On 3/11/2010 10:16 AM, Bruno Marchal wrote:
On 11 Mar 2010, at 17:57, Brent Meeker wrote:
On 3/11/2010 1:59 AM, Bruno Marchal wrote:
I don't see how we could use Tononi's paper to provide a physical or
a computational role to inactive device in the actual supervenience
of a an actual computation currently not using that device.
I'm not sure I understand that question. It seems to turn on what is
meant by "using that device". Is my brain using a neuron that isn't
firing? I'd say yes, it is part of the system and it's not firing is
Two old guys A and B decide to buy each one a car. They bought
identical cars, and paid the same price.
But B's car has a defect, above 90 mi/h the engine explode. But both A
and B will peacefully enjoy driving their car all the rest of their
life. They were old, and never go quicker than 60 mi/h until they die.
Would you say that A's car was driving but that B's car was only
If I'm a multiple-worlder I'd say B's car is driving with a lower
probability than A's.
What about a brain with clever neurons. For example the neurons N24
anticipates that he will be useless for the next ten minutes, which
gives him the time to make a pause cafe and to talk with some glial
cells friends. Then after ten minutes he come back and do very well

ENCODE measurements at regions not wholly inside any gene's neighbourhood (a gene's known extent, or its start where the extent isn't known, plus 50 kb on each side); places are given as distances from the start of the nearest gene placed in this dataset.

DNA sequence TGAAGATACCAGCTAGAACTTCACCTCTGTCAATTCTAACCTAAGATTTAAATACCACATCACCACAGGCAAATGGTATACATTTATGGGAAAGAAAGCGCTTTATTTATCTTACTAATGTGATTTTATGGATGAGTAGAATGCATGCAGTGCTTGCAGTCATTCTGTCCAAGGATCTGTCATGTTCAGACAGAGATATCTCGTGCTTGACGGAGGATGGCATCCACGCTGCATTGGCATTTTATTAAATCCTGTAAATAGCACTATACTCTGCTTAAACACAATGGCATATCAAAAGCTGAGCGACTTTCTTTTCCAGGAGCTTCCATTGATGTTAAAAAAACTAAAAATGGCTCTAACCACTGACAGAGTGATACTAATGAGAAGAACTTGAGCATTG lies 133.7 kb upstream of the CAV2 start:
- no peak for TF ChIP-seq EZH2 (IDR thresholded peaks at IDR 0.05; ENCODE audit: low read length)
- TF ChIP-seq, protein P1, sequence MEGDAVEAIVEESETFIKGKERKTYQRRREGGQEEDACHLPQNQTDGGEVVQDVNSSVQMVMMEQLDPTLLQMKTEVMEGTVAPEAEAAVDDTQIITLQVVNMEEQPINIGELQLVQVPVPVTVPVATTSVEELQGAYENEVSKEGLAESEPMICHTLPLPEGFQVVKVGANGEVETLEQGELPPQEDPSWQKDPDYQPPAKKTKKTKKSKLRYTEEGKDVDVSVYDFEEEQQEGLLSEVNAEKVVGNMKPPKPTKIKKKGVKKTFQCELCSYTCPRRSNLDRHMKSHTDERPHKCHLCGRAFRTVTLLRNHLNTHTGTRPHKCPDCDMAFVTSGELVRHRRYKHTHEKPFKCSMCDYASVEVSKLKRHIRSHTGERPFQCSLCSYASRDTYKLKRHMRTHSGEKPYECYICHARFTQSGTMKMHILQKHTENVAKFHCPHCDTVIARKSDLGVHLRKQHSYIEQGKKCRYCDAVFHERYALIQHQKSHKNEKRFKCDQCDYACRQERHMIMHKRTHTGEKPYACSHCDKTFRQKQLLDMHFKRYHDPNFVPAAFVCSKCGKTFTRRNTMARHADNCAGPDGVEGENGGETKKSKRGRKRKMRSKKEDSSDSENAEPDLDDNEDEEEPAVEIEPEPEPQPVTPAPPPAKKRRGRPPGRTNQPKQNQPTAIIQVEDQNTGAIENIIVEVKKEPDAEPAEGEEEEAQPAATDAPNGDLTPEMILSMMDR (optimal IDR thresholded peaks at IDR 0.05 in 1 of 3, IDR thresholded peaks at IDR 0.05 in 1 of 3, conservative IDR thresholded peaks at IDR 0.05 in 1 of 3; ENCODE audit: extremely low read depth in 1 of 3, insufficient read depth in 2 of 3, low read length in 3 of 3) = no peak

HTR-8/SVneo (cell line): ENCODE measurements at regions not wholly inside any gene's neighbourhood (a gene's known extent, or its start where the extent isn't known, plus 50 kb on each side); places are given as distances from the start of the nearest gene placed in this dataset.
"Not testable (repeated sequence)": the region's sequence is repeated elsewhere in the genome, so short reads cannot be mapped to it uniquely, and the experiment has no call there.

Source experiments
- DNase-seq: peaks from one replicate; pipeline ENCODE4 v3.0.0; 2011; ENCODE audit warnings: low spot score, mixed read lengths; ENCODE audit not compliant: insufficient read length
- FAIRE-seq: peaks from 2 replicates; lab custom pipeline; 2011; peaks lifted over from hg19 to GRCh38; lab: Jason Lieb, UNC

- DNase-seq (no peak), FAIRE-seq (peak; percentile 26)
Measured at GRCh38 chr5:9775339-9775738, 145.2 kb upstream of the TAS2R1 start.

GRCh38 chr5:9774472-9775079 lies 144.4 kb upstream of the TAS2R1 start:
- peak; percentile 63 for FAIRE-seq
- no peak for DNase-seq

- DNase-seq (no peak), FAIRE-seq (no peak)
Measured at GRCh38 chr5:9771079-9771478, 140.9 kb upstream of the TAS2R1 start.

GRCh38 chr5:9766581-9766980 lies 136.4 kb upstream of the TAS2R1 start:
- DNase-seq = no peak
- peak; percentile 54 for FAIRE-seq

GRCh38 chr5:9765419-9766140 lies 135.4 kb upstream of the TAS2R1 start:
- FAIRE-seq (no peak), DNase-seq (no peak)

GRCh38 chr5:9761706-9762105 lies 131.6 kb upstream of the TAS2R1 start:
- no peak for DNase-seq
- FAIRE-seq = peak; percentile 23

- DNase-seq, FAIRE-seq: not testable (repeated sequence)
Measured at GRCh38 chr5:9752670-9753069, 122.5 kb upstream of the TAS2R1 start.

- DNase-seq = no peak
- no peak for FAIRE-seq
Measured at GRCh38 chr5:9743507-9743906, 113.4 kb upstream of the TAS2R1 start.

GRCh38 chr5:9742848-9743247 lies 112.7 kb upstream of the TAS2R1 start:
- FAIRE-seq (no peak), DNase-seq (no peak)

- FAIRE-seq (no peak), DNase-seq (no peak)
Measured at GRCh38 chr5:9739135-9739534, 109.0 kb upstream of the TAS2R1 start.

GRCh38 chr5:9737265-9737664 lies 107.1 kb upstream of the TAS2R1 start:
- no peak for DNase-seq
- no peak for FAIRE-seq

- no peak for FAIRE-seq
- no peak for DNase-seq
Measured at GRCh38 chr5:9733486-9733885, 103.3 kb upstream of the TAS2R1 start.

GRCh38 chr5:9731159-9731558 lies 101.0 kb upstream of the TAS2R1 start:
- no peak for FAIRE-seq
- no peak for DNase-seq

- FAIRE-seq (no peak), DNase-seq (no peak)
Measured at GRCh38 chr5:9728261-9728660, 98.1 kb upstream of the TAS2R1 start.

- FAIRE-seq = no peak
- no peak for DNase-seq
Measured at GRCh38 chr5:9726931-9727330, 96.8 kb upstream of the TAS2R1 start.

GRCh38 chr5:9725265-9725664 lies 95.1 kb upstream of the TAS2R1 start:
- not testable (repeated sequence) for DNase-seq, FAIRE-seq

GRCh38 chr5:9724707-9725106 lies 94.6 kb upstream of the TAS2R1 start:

its job. Would that brain be less conscious? He did not miss any
The significance of the neuron (firing or not firing) is
computational. If for the precise computation C the neuron n is not
used in the interval of time (t1 t2), you may replace it by a
functionally equivalent machine for the working in that time interval.
There is no problem
Well, there's not *that* problem.
when you make consciousness supervene on the abstract relevant
computations, that the existence of some relations between some
numbers (given that I have chosen the "base" elementary arithmetic (it
is Turing Universal).
To attach consciousness on "physical activity" + the abstract
counterfactual, is useless. It introduces more difficulty than what it
solves. With comp that needed "physical activity" has to be turing
emulable itself: if not it means you make consciousness depending on
something not turing emulable, and you cannot say "yes" to the doctor
I see Tononi's theory as providing a kind of answer to questions
like, "Is a Mars Rover concsious and if so, what is it conscious of?
Is it more or less conscious than a fruit fly."
I tend to work at a more general, or abstract level, and I think that
consciousness needs some amount of self-reflection, two universal
machines in front of each other, at least. If Mars Rover can add and
multiply it may have the consciousness of Robinson Arithmetic. If Mars
Rover believe in enough arithmetical induction rules, it can quickly
be trivially Löbian. But its consciousness will develop when he
identifies genuinely and privately itself with its unameable first
person (Bp & p). Using Bp for public science and opinions. It will
build a memorable and unique self-experience.
To be clear, Mars Rover may still be largely behind the fruit fly in
matter of consciousness. The fruit fly seems capable to appreciate
wine, for example. Mars Rover is still too much an infant, it wants
only satisfy its mother company, not yet itself.
But it also doesn't conceive of "itself" and "its mother company" - only
it's mission. I think the interesting point is that the two may have
incommensurable consciousness; they may be "conscious" of different
things in different ways.
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